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How Do I Become a Mail Handler?

Nicole Madison
By
Updated May 17, 2024
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The steps you'll have to take to become a mail handler may depend on where you live and the jurisdiction in which you plan to apply for a job. Many jurisdictions do not have strict educational requirements for this job, but you might boost your chances of being hired by graduating from high school or earning an equivalent diploma. You will likely need good reading and basic math ability for this job as well as a willingness to pay attention to detail. Many jurisdictions also set age and citizenship requirements for mail handlers and require successful applicants to meet certain physical standards and pass drug screening tests.

As with many jobs, the requirements for becoming a mail handler vary from jurisdiction to jurisdiction. Often, however, jurisdictions do not set minimum education requirements for those who want to fill this position. Still, you may improve your chances of landing this job if you complete high school or earn a general educational development (GED) diploma. Often, employers choose to give the job to the candidate who has the highest level of education.

You will typically need some basic skills in order to become a mail handler. For example, many jurisdictions require applicants to speak the official language reasonably well, and basic math and reading skills are typically required. Additionally, you'll have to be able to handle the physical demands of the job. For example, you will likely have to stand on your feet for a long period of time, lift, bend, and reach. This job is considered both strenuous and repetitive, so it may not make the best choice if you have a health condition that results in pain when you perform strenuous activities.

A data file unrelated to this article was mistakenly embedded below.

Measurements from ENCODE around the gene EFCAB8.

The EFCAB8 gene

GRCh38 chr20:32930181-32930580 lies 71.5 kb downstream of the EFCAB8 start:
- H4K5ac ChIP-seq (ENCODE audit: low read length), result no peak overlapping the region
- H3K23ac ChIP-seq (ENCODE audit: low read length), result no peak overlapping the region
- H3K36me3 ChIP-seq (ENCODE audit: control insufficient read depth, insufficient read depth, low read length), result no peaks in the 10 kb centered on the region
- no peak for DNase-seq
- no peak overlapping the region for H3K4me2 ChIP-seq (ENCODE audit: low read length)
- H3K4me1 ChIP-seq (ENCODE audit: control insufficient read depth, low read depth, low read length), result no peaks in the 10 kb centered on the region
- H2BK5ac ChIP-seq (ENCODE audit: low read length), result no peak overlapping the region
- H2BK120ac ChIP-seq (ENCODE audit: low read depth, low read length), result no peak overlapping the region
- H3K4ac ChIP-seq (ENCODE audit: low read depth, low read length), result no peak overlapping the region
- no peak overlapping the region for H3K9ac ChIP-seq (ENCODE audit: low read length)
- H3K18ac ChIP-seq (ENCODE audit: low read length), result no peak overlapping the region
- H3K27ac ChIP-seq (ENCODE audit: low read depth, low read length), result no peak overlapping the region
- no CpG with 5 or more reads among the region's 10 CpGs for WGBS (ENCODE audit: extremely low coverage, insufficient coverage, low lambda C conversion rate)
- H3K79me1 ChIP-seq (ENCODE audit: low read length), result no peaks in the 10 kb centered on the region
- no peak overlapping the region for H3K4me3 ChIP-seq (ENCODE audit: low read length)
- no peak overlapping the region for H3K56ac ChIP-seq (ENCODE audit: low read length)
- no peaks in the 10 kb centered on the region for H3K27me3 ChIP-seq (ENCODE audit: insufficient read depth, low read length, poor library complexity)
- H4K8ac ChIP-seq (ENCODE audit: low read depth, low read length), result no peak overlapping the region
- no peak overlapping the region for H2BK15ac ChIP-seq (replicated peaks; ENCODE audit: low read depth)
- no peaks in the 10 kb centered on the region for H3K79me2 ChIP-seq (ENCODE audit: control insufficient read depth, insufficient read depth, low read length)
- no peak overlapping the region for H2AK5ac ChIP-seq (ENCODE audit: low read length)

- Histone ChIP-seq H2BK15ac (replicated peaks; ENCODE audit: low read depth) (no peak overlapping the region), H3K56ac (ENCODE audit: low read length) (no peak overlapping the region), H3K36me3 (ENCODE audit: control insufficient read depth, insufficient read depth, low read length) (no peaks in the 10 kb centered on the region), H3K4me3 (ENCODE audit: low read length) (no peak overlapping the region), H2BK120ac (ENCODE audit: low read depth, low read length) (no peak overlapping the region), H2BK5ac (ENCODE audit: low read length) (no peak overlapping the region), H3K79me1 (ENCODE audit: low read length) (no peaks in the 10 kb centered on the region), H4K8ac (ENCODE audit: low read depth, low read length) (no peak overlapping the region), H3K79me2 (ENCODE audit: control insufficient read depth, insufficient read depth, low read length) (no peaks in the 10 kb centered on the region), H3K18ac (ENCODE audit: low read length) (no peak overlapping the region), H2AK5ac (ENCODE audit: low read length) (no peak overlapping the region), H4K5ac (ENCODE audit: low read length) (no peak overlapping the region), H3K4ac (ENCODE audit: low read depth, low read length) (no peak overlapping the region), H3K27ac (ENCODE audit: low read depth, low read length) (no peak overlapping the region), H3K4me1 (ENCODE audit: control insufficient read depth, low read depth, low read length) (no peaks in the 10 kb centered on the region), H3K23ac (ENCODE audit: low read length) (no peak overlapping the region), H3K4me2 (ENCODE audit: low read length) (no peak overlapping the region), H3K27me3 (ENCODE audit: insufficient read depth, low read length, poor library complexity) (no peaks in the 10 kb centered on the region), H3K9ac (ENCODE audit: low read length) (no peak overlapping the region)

Many jurisdictions also set minimum age and citizenship status requirements for those who want to become mail handlers. This means you will likely have to reach the legal age of adulthood in your jurisdiction before you can qualify for this job. Likewise, in most cases you will need to have citizenship status —or its equivalent — to become a mail handler. In many places, this means only citizens or permanent residents are eligible for this job.

You may also have to pass certain tests to become a mail handler. For example, in many places, you will have to pass a drug screening test to be eligible for this job. You may also have to pass a postal exam in some places.

WiseGeek is dedicated to providing accurate and trustworthy information. We carefully select reputable sources and employ a rigorous fact-checking process to maintain the highest standards. To learn more about our commitment to accuracy, read our editorial process.
Nicole Madison
By Nicole Madison
Nicole Madison's love for learning inspires her work as a WiseGeek writer, where she focuses on topics like homeschooling, parenting, health, science, and business. Her passion for knowledge is evident in the well-researched and informative articles she authors. As a mother of four, Nicole balances work with quality family time activities such as reading, camping, and beach trips.
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Nicole Madison
Nicole Madison
Nicole Madison's love for learning inspires her work as a WiseGeek writer, where she focuses on topics like...
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